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Imbolc

At Imbolc we loose the shackles of dark Samhain. It's the time when the seed splits it's shell and starts on it's new journey.

From the School's Collection: https://www.duchas.ie/en/cbes/4758488/4748056/4780582
The first day of February is regarded as the end of winter and the beginning of the long days. When the first of February comes the people say.
"Throw away candles and candlesticks the first day of February and eat your supper with the pure daylight."

Imbolg, Imbolc, (usually explained that the g is modern Irish and the c the ancient language), is a cross quarter day, mid way between the Winter [Samhain] Solstice and the Spring [Imbolc ] Equinox. The name Imbolc translates to the belly/womb and hints at pregnancy reminding us that there is a lot of invisible work happening under the surface. It is often described as according to the Modern Calendar: 1st February and Ancient Calendar around 4th Feb, depending on the moon. In the same time frame we have Oimelc (Ewes milk), St. Brigit’s day, Candlemas (the Presentation of Christ), St. Blaise’s Day (Patron of sore throats), Groundhog day in North America, the Feast of the Purification of the Virgin and when the sun arrives in the mid point of Aquarius (15°).

It is a time of the year which is, in Ireland, oppressively cold and damp. Nature seems barren and almost lifeless. Livestock are still housed indoors and the fields are unproductive. But this is an important doorway into the more comfortable fertile part of the year, through which we must pass.

Up until now the Goddess of the Land is personified by the Cailleach who holds close association with the fierce Morrigan, phantom queen, goddess of war, and Macha, goddess of death. However, it is at this time, passing through the door of Imbolc, that the natural world is reborn out of darkness and death. Winter is over.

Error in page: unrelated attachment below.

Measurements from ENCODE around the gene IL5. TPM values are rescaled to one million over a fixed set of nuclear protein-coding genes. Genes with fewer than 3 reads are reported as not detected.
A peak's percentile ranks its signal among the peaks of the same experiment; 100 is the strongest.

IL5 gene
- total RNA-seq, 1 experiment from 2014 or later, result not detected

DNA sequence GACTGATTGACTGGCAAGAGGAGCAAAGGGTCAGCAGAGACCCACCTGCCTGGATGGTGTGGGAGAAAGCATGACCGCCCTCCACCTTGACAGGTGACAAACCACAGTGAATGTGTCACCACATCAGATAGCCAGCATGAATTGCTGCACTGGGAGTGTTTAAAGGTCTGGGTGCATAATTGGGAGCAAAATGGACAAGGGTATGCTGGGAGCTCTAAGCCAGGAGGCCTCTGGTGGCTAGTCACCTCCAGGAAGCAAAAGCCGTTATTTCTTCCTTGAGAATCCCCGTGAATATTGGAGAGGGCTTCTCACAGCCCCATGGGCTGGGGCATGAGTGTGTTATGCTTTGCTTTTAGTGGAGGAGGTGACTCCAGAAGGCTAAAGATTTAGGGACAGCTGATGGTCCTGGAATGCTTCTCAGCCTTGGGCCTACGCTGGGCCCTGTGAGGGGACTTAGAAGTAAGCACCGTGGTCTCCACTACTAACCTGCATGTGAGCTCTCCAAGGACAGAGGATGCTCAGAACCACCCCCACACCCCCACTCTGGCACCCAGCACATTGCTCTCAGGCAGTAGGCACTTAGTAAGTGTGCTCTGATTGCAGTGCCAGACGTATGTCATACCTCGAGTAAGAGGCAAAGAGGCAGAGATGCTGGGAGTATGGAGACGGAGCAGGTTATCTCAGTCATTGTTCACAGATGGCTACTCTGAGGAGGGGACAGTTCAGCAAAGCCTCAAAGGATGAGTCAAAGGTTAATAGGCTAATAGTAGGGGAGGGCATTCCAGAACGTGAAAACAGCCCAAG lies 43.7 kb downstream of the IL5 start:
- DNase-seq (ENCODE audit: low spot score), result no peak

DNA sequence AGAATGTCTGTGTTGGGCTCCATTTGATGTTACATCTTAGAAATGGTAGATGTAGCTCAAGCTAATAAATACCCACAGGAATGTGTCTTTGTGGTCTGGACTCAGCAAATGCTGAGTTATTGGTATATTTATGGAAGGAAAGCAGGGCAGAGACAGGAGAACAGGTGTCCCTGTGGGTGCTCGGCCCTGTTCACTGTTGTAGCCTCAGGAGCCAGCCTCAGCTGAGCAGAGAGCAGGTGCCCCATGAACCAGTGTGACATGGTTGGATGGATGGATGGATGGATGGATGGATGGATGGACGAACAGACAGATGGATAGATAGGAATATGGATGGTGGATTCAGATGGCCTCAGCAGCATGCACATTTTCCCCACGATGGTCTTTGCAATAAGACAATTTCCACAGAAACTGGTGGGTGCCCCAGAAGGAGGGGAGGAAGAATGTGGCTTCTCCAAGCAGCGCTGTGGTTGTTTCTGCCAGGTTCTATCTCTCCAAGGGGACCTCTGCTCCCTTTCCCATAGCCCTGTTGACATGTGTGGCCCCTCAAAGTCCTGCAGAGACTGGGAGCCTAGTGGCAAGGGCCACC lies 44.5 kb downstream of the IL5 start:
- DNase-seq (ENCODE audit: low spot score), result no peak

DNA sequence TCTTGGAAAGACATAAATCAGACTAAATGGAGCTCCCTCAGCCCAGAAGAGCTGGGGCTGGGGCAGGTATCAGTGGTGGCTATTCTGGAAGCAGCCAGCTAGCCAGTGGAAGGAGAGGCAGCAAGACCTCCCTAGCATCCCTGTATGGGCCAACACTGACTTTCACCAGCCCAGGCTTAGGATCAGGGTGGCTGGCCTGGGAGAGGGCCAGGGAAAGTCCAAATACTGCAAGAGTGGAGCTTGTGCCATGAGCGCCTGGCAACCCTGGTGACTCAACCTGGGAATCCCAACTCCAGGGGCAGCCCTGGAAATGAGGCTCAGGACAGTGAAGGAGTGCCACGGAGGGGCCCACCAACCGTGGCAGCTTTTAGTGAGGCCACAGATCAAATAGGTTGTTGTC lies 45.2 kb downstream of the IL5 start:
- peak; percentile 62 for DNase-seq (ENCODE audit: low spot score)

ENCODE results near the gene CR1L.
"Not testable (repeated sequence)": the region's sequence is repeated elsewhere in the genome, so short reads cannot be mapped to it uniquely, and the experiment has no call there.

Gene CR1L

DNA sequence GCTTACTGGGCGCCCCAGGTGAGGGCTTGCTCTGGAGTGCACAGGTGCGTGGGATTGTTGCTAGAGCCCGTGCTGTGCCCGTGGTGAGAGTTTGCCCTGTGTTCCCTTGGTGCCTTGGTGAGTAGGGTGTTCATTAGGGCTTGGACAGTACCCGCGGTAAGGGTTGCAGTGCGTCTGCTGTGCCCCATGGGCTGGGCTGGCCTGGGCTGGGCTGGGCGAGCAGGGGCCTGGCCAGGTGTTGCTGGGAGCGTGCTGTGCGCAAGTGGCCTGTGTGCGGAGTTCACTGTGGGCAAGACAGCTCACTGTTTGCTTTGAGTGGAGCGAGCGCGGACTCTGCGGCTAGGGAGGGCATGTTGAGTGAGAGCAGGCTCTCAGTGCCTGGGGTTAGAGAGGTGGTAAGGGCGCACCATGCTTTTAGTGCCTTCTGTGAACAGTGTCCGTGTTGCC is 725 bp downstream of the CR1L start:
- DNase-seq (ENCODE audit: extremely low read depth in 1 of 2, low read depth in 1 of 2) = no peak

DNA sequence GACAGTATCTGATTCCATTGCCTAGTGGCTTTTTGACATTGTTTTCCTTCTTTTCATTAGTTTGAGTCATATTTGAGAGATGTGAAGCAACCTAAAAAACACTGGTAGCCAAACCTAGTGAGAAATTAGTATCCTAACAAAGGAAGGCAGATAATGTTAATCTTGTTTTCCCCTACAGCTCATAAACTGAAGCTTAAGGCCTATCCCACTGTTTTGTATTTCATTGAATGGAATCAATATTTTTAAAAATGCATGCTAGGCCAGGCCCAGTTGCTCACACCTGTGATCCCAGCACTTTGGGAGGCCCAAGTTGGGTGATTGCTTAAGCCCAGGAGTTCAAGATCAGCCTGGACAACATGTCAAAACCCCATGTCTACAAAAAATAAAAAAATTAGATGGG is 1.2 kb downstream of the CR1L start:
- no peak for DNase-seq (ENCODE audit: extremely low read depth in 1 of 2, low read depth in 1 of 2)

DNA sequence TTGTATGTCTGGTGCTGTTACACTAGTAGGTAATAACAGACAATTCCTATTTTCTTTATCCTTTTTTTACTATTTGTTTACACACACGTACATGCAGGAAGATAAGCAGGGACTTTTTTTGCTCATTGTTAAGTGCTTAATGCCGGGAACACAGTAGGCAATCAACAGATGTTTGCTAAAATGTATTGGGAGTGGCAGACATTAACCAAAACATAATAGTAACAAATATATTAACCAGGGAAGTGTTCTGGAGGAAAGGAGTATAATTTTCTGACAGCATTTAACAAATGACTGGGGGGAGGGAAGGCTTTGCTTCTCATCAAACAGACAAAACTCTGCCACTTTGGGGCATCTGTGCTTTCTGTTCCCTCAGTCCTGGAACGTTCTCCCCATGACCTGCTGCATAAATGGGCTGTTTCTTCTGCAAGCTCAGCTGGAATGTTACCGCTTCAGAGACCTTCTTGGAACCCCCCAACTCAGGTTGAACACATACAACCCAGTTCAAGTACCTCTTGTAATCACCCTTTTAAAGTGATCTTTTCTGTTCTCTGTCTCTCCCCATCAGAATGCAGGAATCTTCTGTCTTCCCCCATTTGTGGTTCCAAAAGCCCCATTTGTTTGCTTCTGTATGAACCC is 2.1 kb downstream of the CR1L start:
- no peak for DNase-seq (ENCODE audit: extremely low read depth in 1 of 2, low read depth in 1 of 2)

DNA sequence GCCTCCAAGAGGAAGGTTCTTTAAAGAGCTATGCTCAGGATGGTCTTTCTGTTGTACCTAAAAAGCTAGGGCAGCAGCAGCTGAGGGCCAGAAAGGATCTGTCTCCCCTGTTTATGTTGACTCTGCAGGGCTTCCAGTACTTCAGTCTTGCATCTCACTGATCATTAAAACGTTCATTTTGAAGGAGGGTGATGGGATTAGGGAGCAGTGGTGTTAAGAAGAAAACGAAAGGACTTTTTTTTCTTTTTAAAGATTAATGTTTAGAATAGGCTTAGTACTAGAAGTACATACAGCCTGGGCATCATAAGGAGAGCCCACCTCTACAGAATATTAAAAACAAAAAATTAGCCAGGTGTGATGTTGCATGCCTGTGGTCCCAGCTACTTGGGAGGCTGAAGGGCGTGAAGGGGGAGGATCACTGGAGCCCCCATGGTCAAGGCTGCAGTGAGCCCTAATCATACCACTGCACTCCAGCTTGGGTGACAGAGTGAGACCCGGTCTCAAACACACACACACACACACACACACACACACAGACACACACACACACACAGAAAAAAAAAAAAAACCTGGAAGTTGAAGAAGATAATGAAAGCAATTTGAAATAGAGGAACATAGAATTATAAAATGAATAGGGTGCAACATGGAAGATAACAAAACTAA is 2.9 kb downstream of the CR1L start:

The Snowdrop, also referred to as Brigit’s flower, associated with the Feast of the Purification of the Virgin Mary, shoots forth in defiance of the harsh conditions and is a landmark victory over the end of winter.

In Ireland it is generally considered the first flower to appear after the winter has passed. Appearing around St. Brigit’s day has given it close association with hope, strength and fortitude. This timid little flower is the first to poke it's head above the ground and proclaim the important news that winter has passed. Although sometimes considered unlucky to bring inside as it typically is found in grave yards, it is not out of place on a Brigit's altar.

While it is still cold the days are beginning to noticeably lengthen and with the lengthening days will come the higher temperatures and mild weather encouraging growth in the fields. Attention is drawn towards the plants and animals which are active at this time of the year.

Frogs are a good totem animal representing the energy at this time of year. They appear suddenly from nowhere, croaking loudly, laying spawn, moving between the water and the land (liminal aspects and suggestive of mediumship), and they have the ability to change their skin colour and jump on land and swim in water. It is an animal that reminds us to wake up and jump from one level of consciousness to another and to adapt to our constantly changing surroundings.

There is lore which states frogs can predict the summer weather by the position of their spawning clumps. If the clumps are found in deep water the frogs are expecting a dry summer so move to deeper water to ensure supplies for the tadpoles. If they expect wet weather they will spawn close to the edge of the pool !

Their spawn is a very obvious sign of spring and its appearance reminds us to be preparing for new growth in the future.

We utilise the underlying energy of Imbolc to start new projects, receive fresh insights and choose where and how we want to be growing. At this time Brigid reminds us to nurture our plans, heal what is weak, warm what is cold and light that which is dark.